There’s More Than One Way to Burn A Book

The publisher of legendary author Roald Dahl (1916-1980) has decided to “clean up” his works, which means ruin them.

“Hundreds of changes” will be made to address “reader sensitivity”—meaning the words, behind the cover with his name on it, will no longer be his words.

That’s pretty sick, but hardly surprising anymore.

First, some examples: Dahl was a heroic pilot in WW2, and as recently as 2021 was the top-earning dead author in the world. His storytelling style was to use colorful words and vivid imagery, which endeared him to generations. “Charlie and the Chocolate Factory”, James and The Giant Peach” and “The Fantastic Mr. Fox” are a few of his bestsellers, but he also wrote copious adult fiction, from short stories to screenplays.

So, what are his 2023-era sins?

Well, the word “fat” is now gone from every page on which he used it. Remember Augustus Gloop from “Charlie”? Also gone are “crazy”, “white”, “black”, “ugly”. Some male characters are now female. Female villains are less mean. “Fathers” and “mothers” are now “parents”.

There’s much more, but you get the idea.

Like all of the stories kids like best, Dahl’s descriptions are, to use one writer’s word, “spiky”. They’re fun, they’re easy to see in your mind. Magic. Which is why they endure—all the best storytellers do.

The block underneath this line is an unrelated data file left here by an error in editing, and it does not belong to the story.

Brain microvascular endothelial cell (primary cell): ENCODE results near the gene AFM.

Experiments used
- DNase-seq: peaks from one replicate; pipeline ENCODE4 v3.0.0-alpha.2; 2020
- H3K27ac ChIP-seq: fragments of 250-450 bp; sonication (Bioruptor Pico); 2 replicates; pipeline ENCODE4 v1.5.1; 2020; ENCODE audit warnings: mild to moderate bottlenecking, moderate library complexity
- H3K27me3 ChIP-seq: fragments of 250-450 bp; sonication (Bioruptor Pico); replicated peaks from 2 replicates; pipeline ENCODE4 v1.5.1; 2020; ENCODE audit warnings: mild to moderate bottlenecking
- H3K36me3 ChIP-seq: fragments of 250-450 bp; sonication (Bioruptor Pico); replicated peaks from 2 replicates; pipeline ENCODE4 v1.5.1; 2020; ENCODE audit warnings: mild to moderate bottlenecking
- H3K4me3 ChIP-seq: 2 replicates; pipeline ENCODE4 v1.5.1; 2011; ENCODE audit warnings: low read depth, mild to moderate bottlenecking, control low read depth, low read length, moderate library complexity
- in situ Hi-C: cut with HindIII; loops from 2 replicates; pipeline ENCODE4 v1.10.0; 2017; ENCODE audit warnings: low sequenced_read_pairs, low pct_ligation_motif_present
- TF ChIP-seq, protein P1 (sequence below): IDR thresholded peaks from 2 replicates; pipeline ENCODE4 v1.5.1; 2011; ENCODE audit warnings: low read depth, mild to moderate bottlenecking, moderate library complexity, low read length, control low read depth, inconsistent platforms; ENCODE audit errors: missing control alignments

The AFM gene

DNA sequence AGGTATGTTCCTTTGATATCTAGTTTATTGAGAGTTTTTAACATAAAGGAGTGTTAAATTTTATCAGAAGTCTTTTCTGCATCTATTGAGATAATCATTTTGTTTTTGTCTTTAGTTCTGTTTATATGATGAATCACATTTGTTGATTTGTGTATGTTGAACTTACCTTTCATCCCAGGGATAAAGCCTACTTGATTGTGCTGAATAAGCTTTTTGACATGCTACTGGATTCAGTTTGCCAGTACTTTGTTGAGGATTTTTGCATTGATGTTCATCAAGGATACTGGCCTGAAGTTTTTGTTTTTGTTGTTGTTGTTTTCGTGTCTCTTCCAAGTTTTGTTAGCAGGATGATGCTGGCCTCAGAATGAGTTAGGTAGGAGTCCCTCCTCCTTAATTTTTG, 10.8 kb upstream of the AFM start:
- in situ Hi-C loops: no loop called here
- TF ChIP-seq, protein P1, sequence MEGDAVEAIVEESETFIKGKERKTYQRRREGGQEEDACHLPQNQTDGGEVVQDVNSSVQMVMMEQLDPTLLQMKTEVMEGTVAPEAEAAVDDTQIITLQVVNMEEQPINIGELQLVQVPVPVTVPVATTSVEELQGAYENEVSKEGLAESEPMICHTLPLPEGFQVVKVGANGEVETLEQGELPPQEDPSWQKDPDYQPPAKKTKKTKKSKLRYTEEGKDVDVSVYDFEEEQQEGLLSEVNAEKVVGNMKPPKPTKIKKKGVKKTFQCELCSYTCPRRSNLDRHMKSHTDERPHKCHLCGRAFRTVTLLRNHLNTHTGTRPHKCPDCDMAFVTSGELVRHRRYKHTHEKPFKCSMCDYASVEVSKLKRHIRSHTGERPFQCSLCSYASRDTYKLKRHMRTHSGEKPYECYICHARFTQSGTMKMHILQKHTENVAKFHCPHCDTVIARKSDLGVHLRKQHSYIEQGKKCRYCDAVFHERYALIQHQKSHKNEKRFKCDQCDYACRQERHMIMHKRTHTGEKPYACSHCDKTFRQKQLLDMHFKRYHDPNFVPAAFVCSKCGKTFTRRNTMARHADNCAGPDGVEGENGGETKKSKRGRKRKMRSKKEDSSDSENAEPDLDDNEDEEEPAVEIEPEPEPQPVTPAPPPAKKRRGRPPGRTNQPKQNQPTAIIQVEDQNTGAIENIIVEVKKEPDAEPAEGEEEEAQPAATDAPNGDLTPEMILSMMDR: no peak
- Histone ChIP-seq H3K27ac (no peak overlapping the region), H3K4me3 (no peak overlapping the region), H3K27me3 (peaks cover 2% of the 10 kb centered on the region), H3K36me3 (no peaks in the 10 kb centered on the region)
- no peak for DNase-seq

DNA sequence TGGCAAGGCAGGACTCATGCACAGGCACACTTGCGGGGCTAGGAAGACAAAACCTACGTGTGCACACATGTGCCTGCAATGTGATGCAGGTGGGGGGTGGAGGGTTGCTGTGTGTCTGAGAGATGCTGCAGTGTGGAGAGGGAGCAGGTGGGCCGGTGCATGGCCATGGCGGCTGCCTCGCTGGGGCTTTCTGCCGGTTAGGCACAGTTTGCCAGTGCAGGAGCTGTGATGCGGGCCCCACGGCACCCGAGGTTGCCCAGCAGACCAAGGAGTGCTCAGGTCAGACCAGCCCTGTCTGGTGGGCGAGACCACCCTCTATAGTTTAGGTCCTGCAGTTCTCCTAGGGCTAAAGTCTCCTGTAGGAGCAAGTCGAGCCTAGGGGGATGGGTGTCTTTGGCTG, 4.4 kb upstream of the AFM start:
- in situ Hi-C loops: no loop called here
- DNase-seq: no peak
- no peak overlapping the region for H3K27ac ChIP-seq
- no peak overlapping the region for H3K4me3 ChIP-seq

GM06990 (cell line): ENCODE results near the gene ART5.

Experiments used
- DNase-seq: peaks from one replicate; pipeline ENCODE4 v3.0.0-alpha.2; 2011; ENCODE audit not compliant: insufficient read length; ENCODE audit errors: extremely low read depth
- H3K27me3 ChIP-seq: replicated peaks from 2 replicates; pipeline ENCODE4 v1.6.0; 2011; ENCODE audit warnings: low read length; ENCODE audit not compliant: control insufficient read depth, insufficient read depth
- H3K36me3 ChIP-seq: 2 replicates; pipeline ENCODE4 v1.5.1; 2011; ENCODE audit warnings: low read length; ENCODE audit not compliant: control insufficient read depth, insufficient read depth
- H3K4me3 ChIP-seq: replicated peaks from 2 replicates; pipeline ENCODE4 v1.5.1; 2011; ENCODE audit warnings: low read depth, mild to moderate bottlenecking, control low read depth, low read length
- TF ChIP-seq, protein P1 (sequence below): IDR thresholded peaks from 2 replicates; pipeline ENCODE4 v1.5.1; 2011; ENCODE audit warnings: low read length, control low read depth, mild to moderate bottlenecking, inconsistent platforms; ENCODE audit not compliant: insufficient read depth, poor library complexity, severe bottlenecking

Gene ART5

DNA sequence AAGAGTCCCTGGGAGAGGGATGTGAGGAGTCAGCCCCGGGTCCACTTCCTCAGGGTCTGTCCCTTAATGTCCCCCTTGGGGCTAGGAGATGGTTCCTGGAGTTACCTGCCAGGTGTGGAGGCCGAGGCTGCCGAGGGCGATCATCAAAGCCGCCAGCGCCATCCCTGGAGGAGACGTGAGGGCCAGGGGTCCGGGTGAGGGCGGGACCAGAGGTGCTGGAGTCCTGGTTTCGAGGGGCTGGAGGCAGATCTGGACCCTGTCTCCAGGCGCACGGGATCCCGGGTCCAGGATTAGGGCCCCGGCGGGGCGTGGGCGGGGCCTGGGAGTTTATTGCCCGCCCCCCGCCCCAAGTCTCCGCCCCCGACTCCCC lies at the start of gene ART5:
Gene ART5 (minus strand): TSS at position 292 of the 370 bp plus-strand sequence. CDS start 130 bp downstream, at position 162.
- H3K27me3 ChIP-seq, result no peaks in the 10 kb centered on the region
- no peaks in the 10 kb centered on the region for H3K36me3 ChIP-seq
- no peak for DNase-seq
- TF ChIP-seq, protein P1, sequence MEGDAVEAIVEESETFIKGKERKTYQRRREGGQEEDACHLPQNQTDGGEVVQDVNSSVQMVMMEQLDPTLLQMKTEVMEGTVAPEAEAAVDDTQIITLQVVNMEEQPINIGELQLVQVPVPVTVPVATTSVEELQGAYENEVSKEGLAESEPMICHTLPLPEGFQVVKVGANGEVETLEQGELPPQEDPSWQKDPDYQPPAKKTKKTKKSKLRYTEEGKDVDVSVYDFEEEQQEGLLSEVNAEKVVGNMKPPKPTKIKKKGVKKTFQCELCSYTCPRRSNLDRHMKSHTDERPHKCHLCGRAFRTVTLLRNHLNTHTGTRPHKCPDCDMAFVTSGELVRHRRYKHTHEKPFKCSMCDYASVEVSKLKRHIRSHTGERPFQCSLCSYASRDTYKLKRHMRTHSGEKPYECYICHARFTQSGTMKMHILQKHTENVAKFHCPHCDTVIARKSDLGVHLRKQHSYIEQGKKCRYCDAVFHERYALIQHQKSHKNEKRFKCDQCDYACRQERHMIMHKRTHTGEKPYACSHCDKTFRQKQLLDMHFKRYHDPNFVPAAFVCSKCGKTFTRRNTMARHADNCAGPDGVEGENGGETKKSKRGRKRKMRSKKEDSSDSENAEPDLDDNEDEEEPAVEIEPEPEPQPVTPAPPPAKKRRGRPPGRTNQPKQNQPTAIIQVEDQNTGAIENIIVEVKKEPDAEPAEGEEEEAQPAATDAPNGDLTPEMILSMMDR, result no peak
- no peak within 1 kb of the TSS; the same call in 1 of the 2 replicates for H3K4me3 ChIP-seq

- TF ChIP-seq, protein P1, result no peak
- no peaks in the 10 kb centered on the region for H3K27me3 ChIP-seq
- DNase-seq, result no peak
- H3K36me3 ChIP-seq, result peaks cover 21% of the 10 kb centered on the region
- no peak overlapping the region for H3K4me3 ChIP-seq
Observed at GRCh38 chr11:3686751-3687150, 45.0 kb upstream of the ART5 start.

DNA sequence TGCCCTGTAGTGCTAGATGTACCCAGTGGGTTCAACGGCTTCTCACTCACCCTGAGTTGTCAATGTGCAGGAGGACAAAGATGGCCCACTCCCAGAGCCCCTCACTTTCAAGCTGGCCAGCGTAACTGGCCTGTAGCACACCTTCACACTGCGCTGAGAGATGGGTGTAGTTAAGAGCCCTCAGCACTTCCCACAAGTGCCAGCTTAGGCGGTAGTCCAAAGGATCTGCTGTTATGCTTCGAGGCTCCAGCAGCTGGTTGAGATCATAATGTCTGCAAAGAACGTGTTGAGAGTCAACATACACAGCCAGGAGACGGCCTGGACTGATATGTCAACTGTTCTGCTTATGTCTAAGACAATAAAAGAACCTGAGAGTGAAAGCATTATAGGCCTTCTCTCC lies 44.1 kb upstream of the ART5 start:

You can only get away with stealth editing old books when not enough people are reading old books. When you’re familiar with how the usage of words, and different depictions of gender or race, have changed, it doesn’t shock you to suddenly come across the “N-word” in an otherwise staid British mystery novel from the ’50s, as I did the other day.

You read a book in the context of the time it was written. I loved the novel but I am not going to start using that word in my everyday, anymore than I’m going to kill a classmate like the story depicts. Would I have used it in the 1950s? I don’t know, but I would’ve heard it in common usage and it wouldn’t land like it does today. No one thinks reading an old Roald Dahl story makes us more racist or judgy, but we are pretending this is so.

The (pyro)maniacs who are doing this are taking advantage of how un-read most people are, or else they’d never get away with it.

Ray Bradbury, who wrote the great anti-censorship sci-fi story “Fahrenheit 451”, once famously said:

“There is more than one way to burn a book”.

We are seeing that now.

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